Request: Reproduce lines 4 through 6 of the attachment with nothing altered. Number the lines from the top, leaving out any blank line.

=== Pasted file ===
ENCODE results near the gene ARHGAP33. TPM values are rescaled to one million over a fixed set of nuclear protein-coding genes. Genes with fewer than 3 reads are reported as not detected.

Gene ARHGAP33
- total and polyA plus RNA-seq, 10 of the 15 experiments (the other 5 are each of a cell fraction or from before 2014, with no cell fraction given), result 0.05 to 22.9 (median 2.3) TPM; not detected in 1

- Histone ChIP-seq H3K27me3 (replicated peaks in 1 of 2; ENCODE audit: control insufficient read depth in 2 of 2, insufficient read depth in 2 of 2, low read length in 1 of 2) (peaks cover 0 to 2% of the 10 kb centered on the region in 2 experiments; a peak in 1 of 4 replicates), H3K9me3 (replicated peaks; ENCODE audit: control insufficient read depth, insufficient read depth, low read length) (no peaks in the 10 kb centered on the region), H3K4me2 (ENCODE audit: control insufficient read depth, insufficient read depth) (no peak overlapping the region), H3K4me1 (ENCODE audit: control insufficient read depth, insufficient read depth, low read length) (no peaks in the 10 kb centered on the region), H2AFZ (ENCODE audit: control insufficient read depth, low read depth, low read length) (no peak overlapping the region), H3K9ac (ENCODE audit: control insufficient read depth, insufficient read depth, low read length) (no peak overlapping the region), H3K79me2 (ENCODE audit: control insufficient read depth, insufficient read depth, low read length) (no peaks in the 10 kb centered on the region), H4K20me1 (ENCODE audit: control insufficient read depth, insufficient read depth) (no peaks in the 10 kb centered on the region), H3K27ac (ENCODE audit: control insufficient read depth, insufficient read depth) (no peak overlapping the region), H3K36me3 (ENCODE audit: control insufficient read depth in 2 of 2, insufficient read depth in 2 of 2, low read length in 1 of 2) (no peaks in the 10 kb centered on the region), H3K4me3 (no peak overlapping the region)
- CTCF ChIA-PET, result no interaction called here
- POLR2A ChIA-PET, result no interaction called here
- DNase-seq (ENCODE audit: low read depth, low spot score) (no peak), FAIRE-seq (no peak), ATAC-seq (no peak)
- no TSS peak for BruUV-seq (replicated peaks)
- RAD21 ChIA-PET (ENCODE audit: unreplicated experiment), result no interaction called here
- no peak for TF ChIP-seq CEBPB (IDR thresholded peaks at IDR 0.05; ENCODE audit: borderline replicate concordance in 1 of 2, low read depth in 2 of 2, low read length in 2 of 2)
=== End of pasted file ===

- Histone ChIP-seq H3K27me3 (replicated peaks in 1 of 2; ENCODE audit: control insufficient read depth in 2 of 2, insufficient read depth in 2 of 2, low read length in 1 of 2) (peaks cover 0 to 2% of the 10 kb centered on the region in 2 experiments; a peak in 1 of 4 replicates), H3K9me3 (replicated peaks; ENCODE audit: control insufficient read depth, insufficient read depth, low read length) (no peaks in the 10 kb centered on the region), H3K4me2 (ENCODE audit: control insufficient read depth, insufficient read depth) (no peak overlapping the region), H3K4me1 (ENCODE audit: control insufficient read depth, insufficient read depth, low read length) (no peaks in the 10 kb centered on the region), H2AFZ (ENCODE audit: control insufficient read depth, low read depth, low read length) (no peak overlapping the region), H3K9ac (ENCODE audit: control insufficient read depth, insufficient read depth, low read length) (no peak overlapping the region), H3K79me2 (ENCODE audit: control insufficient read depth, insufficient read depth, low read length) (no peaks in the 10 kb centered on the region), H4K20me1 (ENCODE audit: control insufficient read depth, insufficient read depth) (no peaks in the 10 kb centered on the region), H3K27ac (ENCODE audit: control insufficient read depth, insufficient read depth) (no peak overlapping the region), H3K36me3 (ENCODE audit: control insufficient read depth in 2 of 2, insufficient read depth in 2 of 2, low read length in 1 of 2) (no peaks in the 10 kb centered on the region), H3K4me3 (no peak overlapping the region)
- CTCF ChIA-PET, result no interaction called here
- POLR2A ChIA-PET, result no interaction called here